The Fairtrade Foundation director writes about food traded at below cost of production in Britain

ft barbara crowtherBarbara Crowther, Director of Policy & Public Affairs, Fairtrade Foundation, has led the lobbying of the UK government for investment in smallholder agriculture, as part of the organisation’s Make Food Fair programme. She currently sits on the Board of Fair Trade Advocacy Office, a shared EU advocacy programme for the Fair Trade movement, based in Brussels.

Two years ago a sister site, which had been campaigning on a fair deal for food producers for some years, pointed out that in Austria and Germany Fair Milk is already for sale.

nfu-ft-cowThe price farmers get for that milk allows them to cover the costs of production. ”Tegwen” – the Fair Trade cow – has the message ”Llaeth Teg” (Welsh for Fair Milk) as efforts have been made to spread the idea there and in Scotland; until Fair Milk is introduced in more countries, it is suggested people buy milk and milk products from direct marketing close to where they live.

Ms Crowther writes:

You can’t have missed UK dairy farmers in the news recently campaigning for fairer prices for their milk. It’s raised the question of why Fairtrade can’t begin at home and why the mark can’t be put on milk too? It’s a fair question – one that’s been debated many times – so, following our new blog about it, we thought we’d share our response with you.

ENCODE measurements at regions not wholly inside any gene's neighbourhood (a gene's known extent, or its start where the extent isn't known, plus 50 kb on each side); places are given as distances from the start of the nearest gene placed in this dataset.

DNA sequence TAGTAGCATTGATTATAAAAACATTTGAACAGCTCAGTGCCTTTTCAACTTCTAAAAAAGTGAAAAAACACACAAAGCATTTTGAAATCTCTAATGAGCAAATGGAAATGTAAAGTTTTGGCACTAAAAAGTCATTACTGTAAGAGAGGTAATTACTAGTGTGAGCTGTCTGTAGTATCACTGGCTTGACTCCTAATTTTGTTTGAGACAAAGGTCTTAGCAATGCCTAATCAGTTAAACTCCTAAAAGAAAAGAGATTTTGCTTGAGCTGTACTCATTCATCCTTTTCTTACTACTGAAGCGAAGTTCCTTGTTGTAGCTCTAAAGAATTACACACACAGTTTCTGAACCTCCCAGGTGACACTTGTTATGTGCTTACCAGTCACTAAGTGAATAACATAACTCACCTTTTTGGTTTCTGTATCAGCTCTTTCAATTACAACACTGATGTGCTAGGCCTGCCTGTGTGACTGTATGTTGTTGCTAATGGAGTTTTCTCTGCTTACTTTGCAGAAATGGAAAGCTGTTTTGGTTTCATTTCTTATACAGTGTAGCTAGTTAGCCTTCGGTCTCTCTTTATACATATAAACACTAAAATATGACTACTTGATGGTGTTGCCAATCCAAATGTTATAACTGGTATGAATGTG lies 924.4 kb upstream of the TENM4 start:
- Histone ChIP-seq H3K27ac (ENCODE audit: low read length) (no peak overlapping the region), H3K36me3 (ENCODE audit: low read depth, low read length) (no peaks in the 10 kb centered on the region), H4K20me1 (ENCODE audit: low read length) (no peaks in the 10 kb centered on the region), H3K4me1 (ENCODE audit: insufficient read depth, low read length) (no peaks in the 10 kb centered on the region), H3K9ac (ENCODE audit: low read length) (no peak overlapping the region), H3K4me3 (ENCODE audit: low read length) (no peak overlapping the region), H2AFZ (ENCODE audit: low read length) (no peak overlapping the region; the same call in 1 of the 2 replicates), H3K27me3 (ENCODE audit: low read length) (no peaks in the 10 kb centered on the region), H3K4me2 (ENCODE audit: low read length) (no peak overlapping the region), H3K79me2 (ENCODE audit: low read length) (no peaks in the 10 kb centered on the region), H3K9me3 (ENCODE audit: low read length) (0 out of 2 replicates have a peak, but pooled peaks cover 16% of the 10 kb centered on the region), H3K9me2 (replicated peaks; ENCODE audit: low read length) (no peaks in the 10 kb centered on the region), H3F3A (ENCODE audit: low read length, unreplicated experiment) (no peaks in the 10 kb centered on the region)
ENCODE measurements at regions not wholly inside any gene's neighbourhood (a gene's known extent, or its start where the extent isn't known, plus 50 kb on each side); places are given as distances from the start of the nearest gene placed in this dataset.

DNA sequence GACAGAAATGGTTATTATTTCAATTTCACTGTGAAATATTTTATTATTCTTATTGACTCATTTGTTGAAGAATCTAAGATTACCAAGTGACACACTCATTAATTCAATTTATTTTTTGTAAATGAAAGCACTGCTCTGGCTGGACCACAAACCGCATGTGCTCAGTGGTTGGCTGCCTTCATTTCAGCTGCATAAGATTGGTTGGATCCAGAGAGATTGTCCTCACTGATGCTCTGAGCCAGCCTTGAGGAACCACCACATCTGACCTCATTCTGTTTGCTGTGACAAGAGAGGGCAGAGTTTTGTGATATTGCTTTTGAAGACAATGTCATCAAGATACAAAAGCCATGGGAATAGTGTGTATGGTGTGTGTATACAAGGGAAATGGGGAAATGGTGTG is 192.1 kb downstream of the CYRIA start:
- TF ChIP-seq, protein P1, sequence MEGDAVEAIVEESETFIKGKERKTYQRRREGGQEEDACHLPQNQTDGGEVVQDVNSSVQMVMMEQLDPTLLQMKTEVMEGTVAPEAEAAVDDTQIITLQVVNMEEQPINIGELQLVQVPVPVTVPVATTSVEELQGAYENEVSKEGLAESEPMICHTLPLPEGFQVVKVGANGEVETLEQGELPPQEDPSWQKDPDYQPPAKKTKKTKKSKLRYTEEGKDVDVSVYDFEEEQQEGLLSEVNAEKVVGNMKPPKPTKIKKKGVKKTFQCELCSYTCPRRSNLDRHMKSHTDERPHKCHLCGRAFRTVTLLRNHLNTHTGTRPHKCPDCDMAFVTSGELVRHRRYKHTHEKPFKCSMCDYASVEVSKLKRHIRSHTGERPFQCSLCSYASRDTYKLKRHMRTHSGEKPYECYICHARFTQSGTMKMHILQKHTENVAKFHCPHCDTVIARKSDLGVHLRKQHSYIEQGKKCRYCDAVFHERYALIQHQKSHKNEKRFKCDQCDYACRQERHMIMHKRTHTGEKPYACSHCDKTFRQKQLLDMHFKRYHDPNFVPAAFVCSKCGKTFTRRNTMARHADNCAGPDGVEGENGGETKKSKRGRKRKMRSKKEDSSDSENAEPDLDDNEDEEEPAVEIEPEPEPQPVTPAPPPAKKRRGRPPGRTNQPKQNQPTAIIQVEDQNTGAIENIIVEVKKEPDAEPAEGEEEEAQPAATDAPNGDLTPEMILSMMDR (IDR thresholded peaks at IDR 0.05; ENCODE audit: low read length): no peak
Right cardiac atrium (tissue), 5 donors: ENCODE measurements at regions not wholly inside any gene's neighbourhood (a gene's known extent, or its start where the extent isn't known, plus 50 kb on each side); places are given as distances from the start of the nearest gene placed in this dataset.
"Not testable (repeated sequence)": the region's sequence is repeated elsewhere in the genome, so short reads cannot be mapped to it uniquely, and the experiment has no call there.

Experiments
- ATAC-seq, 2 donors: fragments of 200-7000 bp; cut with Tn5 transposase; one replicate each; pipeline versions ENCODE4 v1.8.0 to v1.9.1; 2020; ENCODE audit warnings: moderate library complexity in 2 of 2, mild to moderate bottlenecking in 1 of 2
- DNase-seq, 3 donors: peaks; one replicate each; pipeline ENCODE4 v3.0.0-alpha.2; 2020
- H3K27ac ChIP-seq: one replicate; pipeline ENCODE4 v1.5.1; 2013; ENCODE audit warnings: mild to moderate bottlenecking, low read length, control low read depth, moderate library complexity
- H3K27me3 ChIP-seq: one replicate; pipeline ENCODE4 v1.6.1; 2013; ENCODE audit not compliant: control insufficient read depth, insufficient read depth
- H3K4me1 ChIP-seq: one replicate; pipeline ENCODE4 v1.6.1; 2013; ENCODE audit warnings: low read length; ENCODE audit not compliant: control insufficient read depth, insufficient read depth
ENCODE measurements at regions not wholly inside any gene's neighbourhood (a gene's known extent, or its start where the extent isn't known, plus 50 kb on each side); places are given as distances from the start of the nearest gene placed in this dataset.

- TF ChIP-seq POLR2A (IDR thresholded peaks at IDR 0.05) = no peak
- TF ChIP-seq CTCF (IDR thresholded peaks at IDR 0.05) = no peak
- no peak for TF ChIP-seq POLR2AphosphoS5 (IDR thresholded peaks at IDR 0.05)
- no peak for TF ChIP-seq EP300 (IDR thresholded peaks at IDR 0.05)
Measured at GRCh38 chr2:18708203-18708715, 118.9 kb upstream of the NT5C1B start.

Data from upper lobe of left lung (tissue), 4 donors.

When the newspaper Metro polled its readers on whether they would like to see fair trade milk, a whopping 94% of people agreed.

fairtrade logoCould we make our Mark work on milk? It’s a fair question, and is something that has been looked at, and discussed many times – not least as part of a ‘Local and Fair’ conference a few years ago, bringing Fairtrade and Cumbrian farmers groups together to discuss the issues they hold in common, co-ordinated by Joe Human.

The Fairtrade Foundation was one of many organisations that successfully lobbied for the establishment of a Grocery Code Adjudicator to ensure fair play between retailers and their suppliers, according to the Grocery Sector Code of Practice.

Issues of below cost of production trading are not investigated by the Grocery Code Adjudicator

It is clearly already doing good and useful work, but neither its mandate nor the Code itself, are allowed to investigate issues of below cost of production trading. Its focus remains on supermarkets and their direct suppliers, and does not include for example, the relationship between suppliers and primary producers. So farmers who sell via intermediary companies aren’t covered.

In short, we are 100% behind the concept of fair trade milk, but we’re not necessarily the right organisation to invest in the work that would be required to set up such a scheme, which we believe would also need to deliver against sustainable agricultural practices and high animal welfare standards too.

Dee Marrable commented:

Given that many dairy farmers in the UK are also earning less than $2 a day I see no difference (between their case and that of farmers you support). Whilst they may have unions to represent them these have proved to be very ineffective and given the anti union bias of the British Press it can often be counterproductive for even a mention of a union when explaining the dire situation most diary farmers now find themselves in.

The importance of locally sourced food and the underlying food security issues

Finally there is a very unpleasant and aggressive tough love lobby out there who simply do not understand the importance of locally sourced food and the underlying food security issues which are only going to get worse as the global population grows.

Please reconsider your decision and look again at supporting our dairy farmers.

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